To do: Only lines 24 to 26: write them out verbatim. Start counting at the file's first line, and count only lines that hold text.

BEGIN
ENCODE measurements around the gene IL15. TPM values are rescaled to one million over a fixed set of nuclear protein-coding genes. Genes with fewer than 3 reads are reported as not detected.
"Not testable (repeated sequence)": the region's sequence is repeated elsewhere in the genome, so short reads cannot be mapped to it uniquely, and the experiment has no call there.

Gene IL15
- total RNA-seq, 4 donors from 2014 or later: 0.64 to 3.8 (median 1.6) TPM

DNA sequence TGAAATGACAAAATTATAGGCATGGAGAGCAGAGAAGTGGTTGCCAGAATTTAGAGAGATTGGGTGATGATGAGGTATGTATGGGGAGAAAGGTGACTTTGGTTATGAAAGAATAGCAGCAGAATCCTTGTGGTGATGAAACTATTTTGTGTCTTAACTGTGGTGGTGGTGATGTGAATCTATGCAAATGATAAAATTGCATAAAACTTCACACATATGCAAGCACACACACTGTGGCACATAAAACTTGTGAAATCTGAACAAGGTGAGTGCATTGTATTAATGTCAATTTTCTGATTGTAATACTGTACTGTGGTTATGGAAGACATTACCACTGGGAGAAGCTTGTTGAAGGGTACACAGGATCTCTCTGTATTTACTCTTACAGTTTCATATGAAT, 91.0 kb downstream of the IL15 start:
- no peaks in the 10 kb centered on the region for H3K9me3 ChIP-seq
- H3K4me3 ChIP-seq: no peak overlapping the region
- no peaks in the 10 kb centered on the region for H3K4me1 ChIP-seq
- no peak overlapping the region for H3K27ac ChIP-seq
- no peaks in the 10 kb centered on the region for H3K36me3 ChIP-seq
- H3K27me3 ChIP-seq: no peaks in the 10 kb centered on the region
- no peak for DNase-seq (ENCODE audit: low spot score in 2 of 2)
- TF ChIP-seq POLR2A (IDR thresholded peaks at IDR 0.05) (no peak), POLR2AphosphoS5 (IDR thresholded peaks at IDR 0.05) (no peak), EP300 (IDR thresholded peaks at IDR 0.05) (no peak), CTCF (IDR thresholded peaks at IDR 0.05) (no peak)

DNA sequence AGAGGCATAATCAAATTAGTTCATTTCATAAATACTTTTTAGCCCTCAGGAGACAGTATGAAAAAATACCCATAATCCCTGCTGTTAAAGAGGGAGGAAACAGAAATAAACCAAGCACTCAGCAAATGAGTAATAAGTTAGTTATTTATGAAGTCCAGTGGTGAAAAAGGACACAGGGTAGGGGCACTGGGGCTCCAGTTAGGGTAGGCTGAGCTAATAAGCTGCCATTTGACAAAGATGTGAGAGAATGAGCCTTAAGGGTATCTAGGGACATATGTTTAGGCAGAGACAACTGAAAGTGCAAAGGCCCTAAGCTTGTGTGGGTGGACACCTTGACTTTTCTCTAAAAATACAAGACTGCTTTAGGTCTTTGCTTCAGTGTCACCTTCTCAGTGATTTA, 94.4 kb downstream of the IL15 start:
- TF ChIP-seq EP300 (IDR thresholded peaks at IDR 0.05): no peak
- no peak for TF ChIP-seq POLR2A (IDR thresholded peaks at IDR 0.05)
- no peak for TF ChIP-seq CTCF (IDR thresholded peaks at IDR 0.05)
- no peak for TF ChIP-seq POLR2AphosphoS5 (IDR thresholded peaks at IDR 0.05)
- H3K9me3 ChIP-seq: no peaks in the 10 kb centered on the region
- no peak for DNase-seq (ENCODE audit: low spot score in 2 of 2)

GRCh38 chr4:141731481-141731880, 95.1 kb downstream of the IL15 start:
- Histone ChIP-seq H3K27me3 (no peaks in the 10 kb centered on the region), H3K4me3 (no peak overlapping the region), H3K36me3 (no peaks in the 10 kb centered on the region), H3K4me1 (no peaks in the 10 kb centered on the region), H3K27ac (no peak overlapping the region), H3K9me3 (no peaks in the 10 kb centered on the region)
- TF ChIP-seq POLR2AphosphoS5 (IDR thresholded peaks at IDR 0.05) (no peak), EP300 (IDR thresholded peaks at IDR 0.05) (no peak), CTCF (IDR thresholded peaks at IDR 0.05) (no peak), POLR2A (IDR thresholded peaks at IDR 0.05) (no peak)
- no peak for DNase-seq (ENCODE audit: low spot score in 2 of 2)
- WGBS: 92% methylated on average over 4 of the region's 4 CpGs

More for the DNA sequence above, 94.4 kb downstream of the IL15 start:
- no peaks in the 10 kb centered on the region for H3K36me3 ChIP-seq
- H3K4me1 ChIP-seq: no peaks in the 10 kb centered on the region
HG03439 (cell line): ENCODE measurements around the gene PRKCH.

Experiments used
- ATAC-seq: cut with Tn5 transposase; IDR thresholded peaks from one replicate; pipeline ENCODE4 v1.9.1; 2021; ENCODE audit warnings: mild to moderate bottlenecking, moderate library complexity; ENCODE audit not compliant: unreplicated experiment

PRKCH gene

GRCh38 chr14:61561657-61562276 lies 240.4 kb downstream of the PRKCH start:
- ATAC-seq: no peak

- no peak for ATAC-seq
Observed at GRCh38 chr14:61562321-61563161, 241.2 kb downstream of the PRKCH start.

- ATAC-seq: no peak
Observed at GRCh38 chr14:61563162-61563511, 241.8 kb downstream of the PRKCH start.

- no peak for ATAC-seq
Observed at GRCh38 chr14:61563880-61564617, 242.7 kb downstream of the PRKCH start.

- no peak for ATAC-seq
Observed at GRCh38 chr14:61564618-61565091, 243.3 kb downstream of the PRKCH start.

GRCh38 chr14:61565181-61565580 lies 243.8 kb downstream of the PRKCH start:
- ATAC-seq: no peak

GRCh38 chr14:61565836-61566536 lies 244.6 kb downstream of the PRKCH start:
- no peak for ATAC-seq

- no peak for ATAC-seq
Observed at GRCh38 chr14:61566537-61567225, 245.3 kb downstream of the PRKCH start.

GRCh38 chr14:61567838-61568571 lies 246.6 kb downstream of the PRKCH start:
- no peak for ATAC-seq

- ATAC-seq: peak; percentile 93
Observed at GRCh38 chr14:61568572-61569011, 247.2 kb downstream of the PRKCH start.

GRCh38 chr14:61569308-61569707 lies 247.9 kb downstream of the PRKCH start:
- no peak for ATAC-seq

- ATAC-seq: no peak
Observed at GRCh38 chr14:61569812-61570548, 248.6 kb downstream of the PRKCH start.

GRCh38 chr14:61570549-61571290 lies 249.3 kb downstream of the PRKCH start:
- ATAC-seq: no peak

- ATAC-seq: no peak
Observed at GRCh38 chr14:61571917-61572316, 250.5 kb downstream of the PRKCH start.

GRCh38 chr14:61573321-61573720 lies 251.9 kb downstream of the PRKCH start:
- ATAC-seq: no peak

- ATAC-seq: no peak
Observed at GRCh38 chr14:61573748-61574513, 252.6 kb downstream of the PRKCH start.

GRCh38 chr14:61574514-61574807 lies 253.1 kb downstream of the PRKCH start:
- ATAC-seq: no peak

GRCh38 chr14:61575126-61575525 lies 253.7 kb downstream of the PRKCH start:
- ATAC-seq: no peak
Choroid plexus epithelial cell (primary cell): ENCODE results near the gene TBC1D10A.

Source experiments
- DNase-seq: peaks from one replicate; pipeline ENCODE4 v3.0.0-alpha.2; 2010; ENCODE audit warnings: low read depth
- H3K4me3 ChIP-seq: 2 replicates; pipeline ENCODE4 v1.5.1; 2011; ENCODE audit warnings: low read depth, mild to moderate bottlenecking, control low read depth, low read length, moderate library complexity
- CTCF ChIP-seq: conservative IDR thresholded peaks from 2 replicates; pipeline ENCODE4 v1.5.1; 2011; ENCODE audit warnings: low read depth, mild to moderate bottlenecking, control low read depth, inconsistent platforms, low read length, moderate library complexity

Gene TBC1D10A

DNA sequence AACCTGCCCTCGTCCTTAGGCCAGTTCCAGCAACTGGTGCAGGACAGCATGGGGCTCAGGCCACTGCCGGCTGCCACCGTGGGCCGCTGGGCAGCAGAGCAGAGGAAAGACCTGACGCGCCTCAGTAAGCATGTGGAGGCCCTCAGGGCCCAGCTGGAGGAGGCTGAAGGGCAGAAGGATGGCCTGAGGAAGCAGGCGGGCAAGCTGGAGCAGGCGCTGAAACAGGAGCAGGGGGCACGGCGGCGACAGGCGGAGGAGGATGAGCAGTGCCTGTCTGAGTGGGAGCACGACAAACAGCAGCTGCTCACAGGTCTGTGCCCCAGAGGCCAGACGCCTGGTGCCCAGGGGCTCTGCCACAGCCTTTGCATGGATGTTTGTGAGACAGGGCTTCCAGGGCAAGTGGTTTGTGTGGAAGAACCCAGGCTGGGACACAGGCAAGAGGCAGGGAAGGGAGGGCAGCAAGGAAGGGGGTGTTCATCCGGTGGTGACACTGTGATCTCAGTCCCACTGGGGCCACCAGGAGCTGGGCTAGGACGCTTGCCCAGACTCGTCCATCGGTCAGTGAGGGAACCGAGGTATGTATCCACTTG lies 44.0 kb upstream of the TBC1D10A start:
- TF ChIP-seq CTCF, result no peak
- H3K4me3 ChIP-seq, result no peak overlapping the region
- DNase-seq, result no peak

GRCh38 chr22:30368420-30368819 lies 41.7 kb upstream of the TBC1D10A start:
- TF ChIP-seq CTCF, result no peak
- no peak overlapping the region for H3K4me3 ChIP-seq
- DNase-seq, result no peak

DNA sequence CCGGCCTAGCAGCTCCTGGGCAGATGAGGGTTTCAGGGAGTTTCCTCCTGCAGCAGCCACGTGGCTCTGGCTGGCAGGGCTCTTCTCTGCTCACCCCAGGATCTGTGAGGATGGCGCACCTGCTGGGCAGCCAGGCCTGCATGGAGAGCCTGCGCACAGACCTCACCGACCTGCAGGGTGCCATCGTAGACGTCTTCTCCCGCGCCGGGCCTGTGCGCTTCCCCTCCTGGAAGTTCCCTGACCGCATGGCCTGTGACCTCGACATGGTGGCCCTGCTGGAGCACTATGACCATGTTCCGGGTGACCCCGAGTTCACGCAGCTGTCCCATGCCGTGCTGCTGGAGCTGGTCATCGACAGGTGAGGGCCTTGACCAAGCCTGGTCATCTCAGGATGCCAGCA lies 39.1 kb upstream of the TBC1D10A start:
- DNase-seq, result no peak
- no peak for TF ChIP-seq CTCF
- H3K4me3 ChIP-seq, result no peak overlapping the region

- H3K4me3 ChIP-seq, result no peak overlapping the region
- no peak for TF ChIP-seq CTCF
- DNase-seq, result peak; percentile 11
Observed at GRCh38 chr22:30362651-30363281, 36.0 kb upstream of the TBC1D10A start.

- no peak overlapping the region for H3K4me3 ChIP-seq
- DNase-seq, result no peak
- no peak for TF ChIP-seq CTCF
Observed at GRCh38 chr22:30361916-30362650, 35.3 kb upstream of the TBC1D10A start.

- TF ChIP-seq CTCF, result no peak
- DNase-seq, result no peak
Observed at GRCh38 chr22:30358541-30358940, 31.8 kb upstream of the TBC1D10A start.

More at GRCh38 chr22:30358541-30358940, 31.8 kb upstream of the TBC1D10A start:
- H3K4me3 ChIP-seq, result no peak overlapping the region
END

- no peak for DNase-seq (ENCODE audit: low spot score in 2 of 2)
- WGBS: 92% methylated on average over 4 of the region's 4 CpGs

More for the DNA sequence above, 94.4 kb downstream of the IL15 start: